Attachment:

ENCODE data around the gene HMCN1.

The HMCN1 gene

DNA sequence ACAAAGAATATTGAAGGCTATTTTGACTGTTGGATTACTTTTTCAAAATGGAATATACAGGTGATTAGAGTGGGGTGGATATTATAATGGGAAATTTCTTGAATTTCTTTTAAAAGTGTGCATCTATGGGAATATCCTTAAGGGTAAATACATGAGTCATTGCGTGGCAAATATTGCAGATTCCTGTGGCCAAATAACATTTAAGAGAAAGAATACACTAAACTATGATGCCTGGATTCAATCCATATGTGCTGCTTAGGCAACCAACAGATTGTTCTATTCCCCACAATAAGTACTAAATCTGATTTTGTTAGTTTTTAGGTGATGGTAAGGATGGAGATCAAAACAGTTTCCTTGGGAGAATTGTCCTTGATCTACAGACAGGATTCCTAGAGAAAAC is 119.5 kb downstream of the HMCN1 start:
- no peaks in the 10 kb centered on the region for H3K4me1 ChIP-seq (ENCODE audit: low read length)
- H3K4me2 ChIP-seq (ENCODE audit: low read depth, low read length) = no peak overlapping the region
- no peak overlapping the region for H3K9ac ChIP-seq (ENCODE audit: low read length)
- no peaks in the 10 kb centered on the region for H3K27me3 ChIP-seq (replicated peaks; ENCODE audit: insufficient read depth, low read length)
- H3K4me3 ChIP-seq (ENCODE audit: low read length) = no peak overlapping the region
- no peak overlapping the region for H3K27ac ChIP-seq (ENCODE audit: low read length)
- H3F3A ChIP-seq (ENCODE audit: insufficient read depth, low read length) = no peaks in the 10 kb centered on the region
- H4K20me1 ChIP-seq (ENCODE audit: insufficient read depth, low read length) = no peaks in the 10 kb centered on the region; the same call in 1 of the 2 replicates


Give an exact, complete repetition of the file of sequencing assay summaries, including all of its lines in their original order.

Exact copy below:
ENCODE data around the gene HMCN1.

The HMCN1 gene

DNA sequence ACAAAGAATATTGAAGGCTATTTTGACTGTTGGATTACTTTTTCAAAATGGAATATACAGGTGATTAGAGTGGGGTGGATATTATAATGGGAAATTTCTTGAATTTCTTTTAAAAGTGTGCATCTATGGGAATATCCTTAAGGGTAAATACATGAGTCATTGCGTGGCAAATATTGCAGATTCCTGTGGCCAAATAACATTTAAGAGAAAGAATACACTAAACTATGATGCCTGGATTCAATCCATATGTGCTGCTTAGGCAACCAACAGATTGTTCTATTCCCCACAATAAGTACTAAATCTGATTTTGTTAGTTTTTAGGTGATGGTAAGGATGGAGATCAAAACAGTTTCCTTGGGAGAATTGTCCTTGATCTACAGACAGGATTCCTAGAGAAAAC is 119.5 kb downstream of the HMCN1 start:
- no peaks in the 10 kb centered on the region for H3K4me1 ChIP-seq (ENCODE audit: low read length)
- H3K4me2 ChIP-seq (ENCODE audit: low read depth, low read length) = no peak overlapping the region
- no peak overlapping the region for H3K9ac ChIP-seq (ENCODE audit: low read length)
- no peaks in the 10 kb centered on the region for H3K27me3 ChIP-seq (replicated peaks; ENCODE audit: insufficient read depth, low read length)
- H3K4me3 ChIP-seq (ENCODE audit: low read length) = no peak overlapping the region
- no peak overlapping the region for H3K27ac ChIP-seq (ENCODE audit: low read length)
- H3F3A ChIP-seq (ENCODE audit: insufficient read depth, low read length) = no peaks in the 10 kb centered on the region
- H4K20me1 ChIP-seq (ENCODE audit: insufficient read depth, low read length) = no peaks in the 10 kb centered on the region; the same call in 1 of the 2 replicates